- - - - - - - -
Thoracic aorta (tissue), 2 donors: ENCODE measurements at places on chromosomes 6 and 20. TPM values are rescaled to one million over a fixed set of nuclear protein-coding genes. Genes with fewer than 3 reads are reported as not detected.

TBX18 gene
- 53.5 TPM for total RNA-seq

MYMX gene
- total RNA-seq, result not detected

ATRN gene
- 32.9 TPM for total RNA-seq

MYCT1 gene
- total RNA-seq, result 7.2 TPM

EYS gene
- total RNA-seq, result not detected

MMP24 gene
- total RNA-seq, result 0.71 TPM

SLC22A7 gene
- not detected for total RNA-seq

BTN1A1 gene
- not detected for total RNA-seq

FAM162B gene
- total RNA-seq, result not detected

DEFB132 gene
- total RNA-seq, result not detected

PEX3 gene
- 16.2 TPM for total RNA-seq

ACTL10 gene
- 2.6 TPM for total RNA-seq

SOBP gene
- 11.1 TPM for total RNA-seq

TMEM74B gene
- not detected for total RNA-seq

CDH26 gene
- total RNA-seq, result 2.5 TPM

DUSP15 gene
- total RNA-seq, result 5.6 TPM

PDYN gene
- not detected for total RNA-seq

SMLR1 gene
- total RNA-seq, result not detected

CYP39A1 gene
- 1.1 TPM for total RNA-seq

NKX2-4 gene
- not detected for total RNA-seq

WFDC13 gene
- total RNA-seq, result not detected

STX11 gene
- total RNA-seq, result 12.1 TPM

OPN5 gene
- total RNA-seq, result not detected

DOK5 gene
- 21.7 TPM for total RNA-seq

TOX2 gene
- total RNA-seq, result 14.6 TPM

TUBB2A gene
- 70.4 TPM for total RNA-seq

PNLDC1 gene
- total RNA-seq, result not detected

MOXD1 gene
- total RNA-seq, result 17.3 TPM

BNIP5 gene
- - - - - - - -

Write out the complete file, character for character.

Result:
Thoracic aorta (tissue), 2 donors: ENCODE measurements at places on chromosomes 6 and 20. TPM values are rescaled to one million over a fixed set of nuclear protein-coding genes. Genes with fewer than 3 reads are reported as not detected.

TBX18 gene
- 53.5 TPM for total RNA-seq

MYMX gene
- total RNA-seq, result not detected

ATRN gene
- 32.9 TPM for total RNA-seq

MYCT1 gene
- total RNA-seq, result 7.2 TPM

EYS gene
- total RNA-seq, result not detected

MMP24 gene
- total RNA-seq, result 0.71 TPM

SLC22A7 gene
- not detected for total RNA-seq

BTN1A1 gene
- not detected for total RNA-seq

FAM162B gene
- total RNA-seq, result not detected

DEFB132 gene
- total RNA-seq, result not detected

PEX3 gene
- 16.2 TPM for total RNA-seq

ACTL10 gene
- 2.6 TPM for total RNA-seq

SOBP gene
- 11.1 TPM for total RNA-seq

TMEM74B gene
- not detected for total RNA-seq

CDH26 gene
- total RNA-seq, result 2.5 TPM

DUSP15 gene
- total RNA-seq, result 5.6 TPM

PDYN gene
- not detected for total RNA-seq

SMLR1 gene
- total RNA-seq, result not detected

CYP39A1 gene
- 1.1 TPM for total RNA-seq

NKX2-4 gene
- not detected for total RNA-seq

WFDC13 gene
- total RNA-seq, result not detected

STX11 gene
- total RNA-seq, result 12.1 TPM

OPN5 gene
- total RNA-seq, result not detected

DOK5 gene
- 21.7 TPM for total RNA-seq

TOX2 gene
- total RNA-seq, result 14.6 TPM

TUBB2A gene
- 70.4 TPM for total RNA-seq

PNLDC1 gene
- total RNA-seq, result not detected

MOXD1 gene
- total RNA-seq, result 17.3 TPM

BNIP5 gene